I no longer fit in, having lost my ability to mute passions and wear costumes unsmirkingly. Comfortable jeans have no place in my old haunts. Neither do I. If place and disposition are not innately linked, they are certainly vaguely intertwined. I recently happened upon a piece of art by a girl I dated while I lived here. It was a colorful, stylized print that read: Never Have I Ever Seen Two People in Love in LA. Come to think of it, neither have I.

That is the problem with Los Angeles. Couples are always preoccupied, wondering how long it will take to get from the bar to the bedroom if their exit is closed again or if the studio will ever call them back. There is a distinct aversion to commitment because it comes with a high opportunity cost, like signing a yearlong lease in Los Feliz only to discover two months later that the only place worth living is Atwater Village. Exclusive relationships are harder to dissemble than security deposits and lease agreements. Exes are far more cunning than debtors and collection agencies.

Never Have I Ever Seen Two People in Love in LA.
She still lives there.

I do not.

As I sat in one of the recent-import coffee shops in the recently-hip warehouse district, I couldn’t shake the feeling of being a high schooler back on my elementary school playground. “This place used to entertain me,” I think with equal parts wonder and dread. The monkey bars used to seem high and deliriously fun. No more.

Everyone seems to be wearing a costume, making it hard to take the whole scene seriously. Then again, most of the warehouses in the neighborhood no longer house metallurgists but instead film studios. Rent is cheaper here than Hollywood, but more expensive than everywhere else except Manhattan. So maybe the costumed patrons of this Portland-based café are actually actors and actresses, and I’m simply not up on the latest A, B, and C-List celebrities. Perhaps the man who pulled my espresso shot and poured my macchiato’s convincing milk rosetta is the next Bradley Cooper. In a photograph, my drink and its perch look positively Portlandia. This aspirational mimesis is vaguely unsettling, though. Los Angeles attempted to build its own coffee culture just down the street, but that space and its roastery failed and were bought out by one of San Francisco’s big craft coffee chains. That Angelinos prefer brands made hip elsewhere to homegrown marques is the telling half of the story. That their own fascination with flashiness led to bankruptcy is the other half.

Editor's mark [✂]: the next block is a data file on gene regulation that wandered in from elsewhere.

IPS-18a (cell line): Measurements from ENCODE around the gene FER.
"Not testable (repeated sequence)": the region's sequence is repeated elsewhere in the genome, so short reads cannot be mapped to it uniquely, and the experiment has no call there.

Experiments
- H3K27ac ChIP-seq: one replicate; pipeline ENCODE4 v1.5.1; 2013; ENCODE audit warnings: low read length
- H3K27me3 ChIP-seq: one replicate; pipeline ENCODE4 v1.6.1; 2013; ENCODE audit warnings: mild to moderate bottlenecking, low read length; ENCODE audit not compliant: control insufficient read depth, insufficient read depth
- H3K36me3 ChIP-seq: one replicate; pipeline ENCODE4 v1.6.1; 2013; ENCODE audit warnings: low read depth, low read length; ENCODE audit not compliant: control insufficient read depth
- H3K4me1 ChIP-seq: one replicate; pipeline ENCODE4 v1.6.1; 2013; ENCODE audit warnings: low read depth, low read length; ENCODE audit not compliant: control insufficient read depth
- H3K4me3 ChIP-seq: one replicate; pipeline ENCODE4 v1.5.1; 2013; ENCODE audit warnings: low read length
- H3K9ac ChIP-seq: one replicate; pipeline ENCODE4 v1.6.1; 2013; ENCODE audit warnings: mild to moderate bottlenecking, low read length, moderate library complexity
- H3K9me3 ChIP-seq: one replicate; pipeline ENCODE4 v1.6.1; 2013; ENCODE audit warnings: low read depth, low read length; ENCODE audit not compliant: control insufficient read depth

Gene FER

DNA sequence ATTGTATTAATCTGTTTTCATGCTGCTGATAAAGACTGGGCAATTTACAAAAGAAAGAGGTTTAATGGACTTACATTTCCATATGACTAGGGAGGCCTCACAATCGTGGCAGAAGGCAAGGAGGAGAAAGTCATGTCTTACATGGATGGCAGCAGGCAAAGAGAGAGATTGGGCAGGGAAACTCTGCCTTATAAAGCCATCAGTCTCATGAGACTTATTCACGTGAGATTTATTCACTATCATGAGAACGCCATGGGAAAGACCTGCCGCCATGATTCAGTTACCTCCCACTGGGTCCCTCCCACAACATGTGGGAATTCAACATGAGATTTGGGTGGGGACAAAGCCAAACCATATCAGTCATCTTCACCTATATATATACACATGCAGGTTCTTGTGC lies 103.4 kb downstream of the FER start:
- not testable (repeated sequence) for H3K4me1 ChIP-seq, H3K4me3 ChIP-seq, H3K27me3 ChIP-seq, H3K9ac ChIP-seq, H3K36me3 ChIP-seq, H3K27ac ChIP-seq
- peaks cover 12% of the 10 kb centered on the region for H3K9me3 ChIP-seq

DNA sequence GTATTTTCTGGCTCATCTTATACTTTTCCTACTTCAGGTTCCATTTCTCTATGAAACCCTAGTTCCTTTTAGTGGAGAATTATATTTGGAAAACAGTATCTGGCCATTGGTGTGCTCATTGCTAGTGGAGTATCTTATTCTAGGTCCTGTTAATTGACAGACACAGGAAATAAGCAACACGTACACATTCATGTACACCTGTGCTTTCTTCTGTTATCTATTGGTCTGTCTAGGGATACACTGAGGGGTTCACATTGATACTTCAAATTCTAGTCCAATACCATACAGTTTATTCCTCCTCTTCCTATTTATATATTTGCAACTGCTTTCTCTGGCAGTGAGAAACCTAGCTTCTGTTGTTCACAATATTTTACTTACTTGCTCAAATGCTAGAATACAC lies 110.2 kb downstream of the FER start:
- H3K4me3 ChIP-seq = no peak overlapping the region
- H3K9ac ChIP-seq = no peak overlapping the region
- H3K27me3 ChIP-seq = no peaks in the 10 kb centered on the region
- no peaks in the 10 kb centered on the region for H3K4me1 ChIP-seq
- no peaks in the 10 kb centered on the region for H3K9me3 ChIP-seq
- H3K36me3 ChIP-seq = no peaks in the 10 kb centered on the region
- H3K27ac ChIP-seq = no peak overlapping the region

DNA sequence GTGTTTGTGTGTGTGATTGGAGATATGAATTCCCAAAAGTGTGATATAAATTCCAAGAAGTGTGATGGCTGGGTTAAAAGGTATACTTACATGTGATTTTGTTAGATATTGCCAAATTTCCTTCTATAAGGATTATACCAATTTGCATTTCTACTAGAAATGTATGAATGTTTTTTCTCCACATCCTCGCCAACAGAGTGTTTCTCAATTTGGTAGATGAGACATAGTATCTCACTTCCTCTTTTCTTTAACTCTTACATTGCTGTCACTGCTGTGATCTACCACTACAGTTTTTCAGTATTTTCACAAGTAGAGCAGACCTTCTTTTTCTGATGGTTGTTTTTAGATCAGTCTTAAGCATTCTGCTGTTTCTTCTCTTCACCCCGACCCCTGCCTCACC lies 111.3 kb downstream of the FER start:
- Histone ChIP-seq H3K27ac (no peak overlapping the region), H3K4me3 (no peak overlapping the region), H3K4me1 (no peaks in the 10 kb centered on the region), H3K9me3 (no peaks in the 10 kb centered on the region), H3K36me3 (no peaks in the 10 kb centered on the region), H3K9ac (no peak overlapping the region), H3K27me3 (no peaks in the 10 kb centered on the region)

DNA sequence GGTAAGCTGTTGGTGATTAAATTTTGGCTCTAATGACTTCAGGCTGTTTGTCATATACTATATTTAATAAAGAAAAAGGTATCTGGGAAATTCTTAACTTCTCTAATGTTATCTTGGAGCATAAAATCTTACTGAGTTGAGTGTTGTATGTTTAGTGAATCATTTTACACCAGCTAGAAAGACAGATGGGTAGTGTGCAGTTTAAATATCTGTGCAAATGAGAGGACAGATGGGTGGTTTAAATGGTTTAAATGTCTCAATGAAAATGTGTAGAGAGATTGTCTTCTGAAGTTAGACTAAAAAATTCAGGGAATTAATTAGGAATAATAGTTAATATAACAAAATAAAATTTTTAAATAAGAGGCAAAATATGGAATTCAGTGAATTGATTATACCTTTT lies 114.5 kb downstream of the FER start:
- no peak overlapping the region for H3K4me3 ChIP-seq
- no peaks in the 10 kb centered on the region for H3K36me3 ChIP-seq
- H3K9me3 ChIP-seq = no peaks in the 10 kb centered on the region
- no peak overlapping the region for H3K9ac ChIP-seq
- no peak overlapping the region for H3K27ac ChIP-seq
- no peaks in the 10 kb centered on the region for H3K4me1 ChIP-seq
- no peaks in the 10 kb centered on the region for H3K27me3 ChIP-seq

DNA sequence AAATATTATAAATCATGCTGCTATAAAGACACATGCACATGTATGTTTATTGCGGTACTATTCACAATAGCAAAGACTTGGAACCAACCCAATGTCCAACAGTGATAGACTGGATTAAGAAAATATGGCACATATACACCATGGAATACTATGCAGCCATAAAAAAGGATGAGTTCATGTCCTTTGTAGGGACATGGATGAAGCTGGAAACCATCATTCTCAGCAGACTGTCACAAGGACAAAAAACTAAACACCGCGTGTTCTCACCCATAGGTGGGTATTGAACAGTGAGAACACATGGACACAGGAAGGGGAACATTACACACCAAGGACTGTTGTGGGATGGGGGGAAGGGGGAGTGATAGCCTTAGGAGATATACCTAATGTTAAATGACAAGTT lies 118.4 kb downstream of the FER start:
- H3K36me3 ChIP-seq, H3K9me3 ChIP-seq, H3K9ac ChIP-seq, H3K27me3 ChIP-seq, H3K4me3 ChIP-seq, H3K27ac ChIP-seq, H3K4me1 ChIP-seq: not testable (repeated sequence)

I watch a young man who is reading a Christian devotional book stand up to open the door for the milkman. It warms my heart and feels dramatically conspicuous. The warmth contrasts with a shiver of coldness as I think that I was going to live here, where good deeds stick out like sore thumbs. That I was so easily tricked, so capable of tricking myself. I never left the playground so I was willing to frolic on the monkey bars even long after my feet could touch the ground.

Later, I am walking to or from another acclaimed coffee shop that earned its hard-won reputation elsewhere and was tidily imported to LA. I’m accosted by a modestly grandiloquent homeless man. After all, this block of imported coffee shops and juiceries is less than a mile from the heart of Skid Row.

“My, what a beautiful Friday,” he says as he catches up to me on the sidewalk. Today, LA is doing its best impression of San Francisco in the summer. “And I just pissed my pants. Can you believe that?” He laughs to preempt shame. Perhaps the best way to avoid judgement is to beat wandering eyes to the punch.

“Happens to the best of us,” I offer by way of commiseration. It is true that pre-bike ride espresso shots often lead to what I euphemize “peemergencies.” Of course, that is a decidedly bourgeois take on his predicament.

“This part of town, ain’t nowhere for a homeless man to use the restroom. I was trying to hide myself as best I could and a parking lot owner ran me off from the alley. It was too late.”